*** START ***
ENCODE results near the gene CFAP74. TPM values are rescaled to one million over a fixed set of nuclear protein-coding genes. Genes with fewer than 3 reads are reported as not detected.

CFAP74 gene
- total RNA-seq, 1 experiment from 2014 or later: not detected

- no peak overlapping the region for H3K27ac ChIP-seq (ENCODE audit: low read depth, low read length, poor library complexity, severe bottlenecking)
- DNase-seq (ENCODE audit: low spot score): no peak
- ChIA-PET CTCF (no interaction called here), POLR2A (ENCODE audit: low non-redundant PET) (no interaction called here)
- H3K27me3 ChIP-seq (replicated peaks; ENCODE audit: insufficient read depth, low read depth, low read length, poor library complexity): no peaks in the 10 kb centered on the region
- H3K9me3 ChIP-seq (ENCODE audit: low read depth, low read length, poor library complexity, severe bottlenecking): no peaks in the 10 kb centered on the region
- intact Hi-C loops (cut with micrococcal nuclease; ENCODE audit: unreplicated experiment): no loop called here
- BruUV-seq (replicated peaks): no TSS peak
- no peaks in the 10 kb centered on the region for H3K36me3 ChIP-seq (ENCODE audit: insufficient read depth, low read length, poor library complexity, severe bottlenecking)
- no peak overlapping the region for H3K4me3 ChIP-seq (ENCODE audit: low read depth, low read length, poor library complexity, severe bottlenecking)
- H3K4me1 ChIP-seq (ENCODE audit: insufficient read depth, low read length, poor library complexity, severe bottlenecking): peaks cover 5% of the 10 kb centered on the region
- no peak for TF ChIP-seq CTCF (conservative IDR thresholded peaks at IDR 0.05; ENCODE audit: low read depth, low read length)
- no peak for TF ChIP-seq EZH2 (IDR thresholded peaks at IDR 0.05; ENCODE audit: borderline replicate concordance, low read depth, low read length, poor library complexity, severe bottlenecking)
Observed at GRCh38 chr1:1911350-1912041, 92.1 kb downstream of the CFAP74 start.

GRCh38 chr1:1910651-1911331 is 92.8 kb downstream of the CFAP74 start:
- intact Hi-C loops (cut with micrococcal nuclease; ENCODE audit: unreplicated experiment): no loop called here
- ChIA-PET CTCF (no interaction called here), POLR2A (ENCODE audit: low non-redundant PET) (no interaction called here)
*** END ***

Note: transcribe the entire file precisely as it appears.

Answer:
ENCODE results near the gene CFAP74. TPM values are rescaled to one million over a fixed set of nuclear protein-coding genes. Genes with fewer than 3 reads are reported as not detected.

CFAP74 gene
- total RNA-seq, 1 experiment from 2014 or later: not detected

- no peak overlapping the region for H3K27ac ChIP-seq (ENCODE audit: low read depth, low read length, poor library complexity, severe bottlenecking)
- DNase-seq (ENCODE audit: low spot score): no peak
- ChIA-PET CTCF (no interaction called here), POLR2A (ENCODE audit: low non-redundant PET) (no interaction called here)
- H3K27me3 ChIP-seq (replicated peaks; ENCODE audit: insufficient read depth, low read depth, low read length, poor library complexity): no peaks in the 10 kb centered on the region
- H3K9me3 ChIP-seq (ENCODE audit: low read depth, low read length, poor library complexity, severe bottlenecking): no peaks in the 10 kb centered on the region
- intact Hi-C loops (cut with micrococcal nuclease; ENCODE audit: unreplicated experiment): no loop called here
- BruUV-seq (replicated peaks): no TSS peak
- no peaks in the 10 kb centered on the region for H3K36me3 ChIP-seq (ENCODE audit: insufficient read depth, low read length, poor library complexity, severe bottlenecking)
- no peak overlapping the region for H3K4me3 ChIP-seq (ENCODE audit: low read depth, low read length, poor library complexity, severe bottlenecking)
- H3K4me1 ChIP-seq (ENCODE audit: insufficient read depth, low read length, poor library complexity, severe bottlenecking): peaks cover 5% of the 10 kb centered on the region
- no peak for TF ChIP-seq CTCF (conservative IDR thresholded peaks at IDR 0.05; ENCODE audit: low read depth, low read length)
- no peak for TF ChIP-seq EZH2 (IDR thresholded peaks at IDR 0.05; ENCODE audit: borderline replicate concordance, low read depth, low read length, poor library complexity, severe bottlenecking)
Observed at GRCh38 chr1:1911350-1912041, 92.1 kb downstream of the CFAP74 start.

GRCh38 chr1:1910651-1911331 is 92.8 kb downstream of the CFAP74 start:
- intact Hi-C loops (cut with micrococcal nuclease; ENCODE audit: unreplicated experiment): no loop called here
- ChIA-PET CTCF (no interaction called here), POLR2A (ENCODE audit: low non-redundant PET) (no interaction called here)